UC Davis Writing Series and Hispanic Heritage Month
As tensions increase within the Latinx community, many feel called to protect and assist our citizens of the world. Likewise, many feel called to listen to their voices, which are louder than ever and have more to tell than just how they journeyed here. Overwhelmed by immigration stories, Jonathan Marcantoni, publisher and co-founder of La Casita Grande Press, set out to create an environment that would invite the world to see how diverse the Latinx community really is.
“I had worked in two other small presses and saw the lack of representation of writers of color but also the lack of representation of narratives from Latin America or Latin American-descended people,” Marcantoni said. “We seemed to only function as immigrants or as people facing identity crises […] most of these narratives were anti-Latin American, with the United States being depicted as the land of promise and progress, while Latin America was just a backwards desert of nothing.”
La Casita Grande Press comes at a time when the arts are often intertwined with politics (think Hamilton). Moreover, this company gives the Latinx community a chance to find home. This will be home for all of those that want to open up their minds, hearts and bodies to something bigger than what they know.
“There is obviously a very hegemonic perspective being represented in mainstream arts — white, cisgender, and heterosexual — [and] therefore I would make the claim that we [members of the Latinx community] are not well-included,” said Josiah Quirós, a fourth-year English major. “However, this also comes with a narrow geographic focal point. In the greater picture of national arts and discourse, Latinx voices are rarely, if ever, heard, but that shouldn’t stop us from creating and demanding our own spaces.”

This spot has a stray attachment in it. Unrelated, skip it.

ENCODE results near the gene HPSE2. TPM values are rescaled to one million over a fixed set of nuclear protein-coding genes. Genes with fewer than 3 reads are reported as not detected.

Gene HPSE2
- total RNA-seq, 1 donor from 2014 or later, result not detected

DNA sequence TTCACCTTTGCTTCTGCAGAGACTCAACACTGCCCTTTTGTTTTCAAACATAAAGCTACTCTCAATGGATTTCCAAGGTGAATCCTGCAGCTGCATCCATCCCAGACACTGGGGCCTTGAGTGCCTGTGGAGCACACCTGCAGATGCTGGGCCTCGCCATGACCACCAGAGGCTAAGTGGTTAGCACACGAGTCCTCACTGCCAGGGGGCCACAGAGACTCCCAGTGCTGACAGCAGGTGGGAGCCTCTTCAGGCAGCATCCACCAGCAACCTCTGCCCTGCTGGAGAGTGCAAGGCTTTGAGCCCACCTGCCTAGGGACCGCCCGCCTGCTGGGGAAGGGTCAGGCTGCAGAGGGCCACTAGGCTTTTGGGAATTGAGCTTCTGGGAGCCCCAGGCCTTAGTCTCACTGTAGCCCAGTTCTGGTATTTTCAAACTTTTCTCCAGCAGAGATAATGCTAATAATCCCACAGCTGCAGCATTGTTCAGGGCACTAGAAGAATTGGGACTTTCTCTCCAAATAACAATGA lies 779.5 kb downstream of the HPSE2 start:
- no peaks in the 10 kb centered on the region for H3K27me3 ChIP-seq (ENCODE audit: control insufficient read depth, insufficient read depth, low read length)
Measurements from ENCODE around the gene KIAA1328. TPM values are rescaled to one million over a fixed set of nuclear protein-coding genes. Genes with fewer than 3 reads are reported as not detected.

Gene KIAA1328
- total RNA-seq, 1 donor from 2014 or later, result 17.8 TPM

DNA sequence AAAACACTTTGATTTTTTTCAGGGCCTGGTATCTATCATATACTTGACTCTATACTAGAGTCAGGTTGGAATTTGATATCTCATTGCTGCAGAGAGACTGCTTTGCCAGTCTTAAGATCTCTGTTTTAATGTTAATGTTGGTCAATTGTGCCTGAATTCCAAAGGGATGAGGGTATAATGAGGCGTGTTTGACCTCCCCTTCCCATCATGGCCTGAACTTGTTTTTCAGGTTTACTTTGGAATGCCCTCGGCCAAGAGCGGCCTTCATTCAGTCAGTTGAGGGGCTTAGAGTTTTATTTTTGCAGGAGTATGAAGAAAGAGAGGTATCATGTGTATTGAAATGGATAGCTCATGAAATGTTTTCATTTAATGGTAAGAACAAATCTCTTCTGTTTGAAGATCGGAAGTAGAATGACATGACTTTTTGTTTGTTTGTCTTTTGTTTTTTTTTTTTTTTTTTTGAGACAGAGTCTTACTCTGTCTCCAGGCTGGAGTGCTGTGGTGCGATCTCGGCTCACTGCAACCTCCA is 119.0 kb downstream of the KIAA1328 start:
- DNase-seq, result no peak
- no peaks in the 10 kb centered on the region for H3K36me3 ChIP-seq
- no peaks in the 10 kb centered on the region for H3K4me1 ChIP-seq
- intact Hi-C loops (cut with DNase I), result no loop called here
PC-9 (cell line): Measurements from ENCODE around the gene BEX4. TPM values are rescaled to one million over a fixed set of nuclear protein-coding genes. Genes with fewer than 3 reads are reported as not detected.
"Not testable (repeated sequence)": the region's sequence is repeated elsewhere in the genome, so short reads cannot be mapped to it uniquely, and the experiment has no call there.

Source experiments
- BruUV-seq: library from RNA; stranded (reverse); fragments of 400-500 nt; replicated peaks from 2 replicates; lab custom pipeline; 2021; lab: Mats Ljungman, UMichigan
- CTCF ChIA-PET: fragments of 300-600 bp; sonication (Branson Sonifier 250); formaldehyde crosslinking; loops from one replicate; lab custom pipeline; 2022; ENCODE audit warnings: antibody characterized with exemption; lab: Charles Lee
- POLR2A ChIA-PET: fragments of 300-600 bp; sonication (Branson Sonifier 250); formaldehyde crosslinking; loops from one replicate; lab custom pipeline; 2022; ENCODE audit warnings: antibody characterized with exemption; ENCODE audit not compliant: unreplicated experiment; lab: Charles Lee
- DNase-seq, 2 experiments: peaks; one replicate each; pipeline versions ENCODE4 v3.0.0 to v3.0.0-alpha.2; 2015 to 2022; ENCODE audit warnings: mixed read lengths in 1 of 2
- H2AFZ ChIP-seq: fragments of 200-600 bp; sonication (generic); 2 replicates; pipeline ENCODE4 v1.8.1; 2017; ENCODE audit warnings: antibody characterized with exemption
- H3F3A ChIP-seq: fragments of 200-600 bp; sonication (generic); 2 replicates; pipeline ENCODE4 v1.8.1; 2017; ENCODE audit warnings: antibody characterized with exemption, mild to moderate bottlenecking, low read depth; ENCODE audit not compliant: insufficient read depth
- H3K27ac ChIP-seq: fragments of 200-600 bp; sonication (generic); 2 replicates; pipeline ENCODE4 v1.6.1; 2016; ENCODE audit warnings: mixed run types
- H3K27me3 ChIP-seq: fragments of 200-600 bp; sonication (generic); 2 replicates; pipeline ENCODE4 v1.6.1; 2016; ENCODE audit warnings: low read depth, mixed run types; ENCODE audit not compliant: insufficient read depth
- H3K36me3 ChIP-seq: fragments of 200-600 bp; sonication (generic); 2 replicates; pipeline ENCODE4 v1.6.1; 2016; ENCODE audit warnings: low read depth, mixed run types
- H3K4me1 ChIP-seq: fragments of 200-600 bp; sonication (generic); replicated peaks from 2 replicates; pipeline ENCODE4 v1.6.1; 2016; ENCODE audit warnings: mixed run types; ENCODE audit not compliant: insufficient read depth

Quirós went on to describe their vision for the Latinx community.
“We have to take matters into our own hands in order to be seen and respected,” Quirós said. “I don’t want commodified respect; I want true visibility.”
As it is currently Hispanic Heritage Month, it is a fitting time to celebrate the Latinx community. According to fourth-year sociology major Rachel Mayes, we need to see how we can be further educated.
“[Giving a voice to all types of people of color] acknowledges that people are already speaking and telling their stories, and it gives the proper attention to these voices,” Mayes said.
La Casita Grande publishing company aims to change perspectives about what Latinx people can do and think. Marcantoni wants them to all stand out. However, banding together does not mean grouping all parts of the Latinx community into one. La Casita Grande aims to show the flavor of Sofrito, Chicharrón, empanadas, salsa and more. Marcantoni wants to give a voice to every person of color. But the motivation goes beyond color; it is the person who is going to be made important.
“One must recognize that Latino is not a culture,” Marcantoni said. “It is a conglomeration of multiple cultures, and it dehumanizes those people by lumping them into a single group. We don’t treat European people as a singular culture.”
In celebration of Hispanic Heritage Month, Marcantoni has opened up his publishing company to UC Davis students by doing a series on UC Davis writers. The requirements: the submission can be a video, audio clip, short story (no more than 10 pages), poem (no more than three) or excerpts from a play or screenplay (no more than 20 pages). The topic can be anything. Videos can be films or music or performance. The deadline for submissions will be Oct. 30, and anyone can submit. Interested applicants may send submissions to email@example.com with the subject line “CAMPUS SERIES.”
Written by: Akaylah Ellison — firstname.lastname@example.org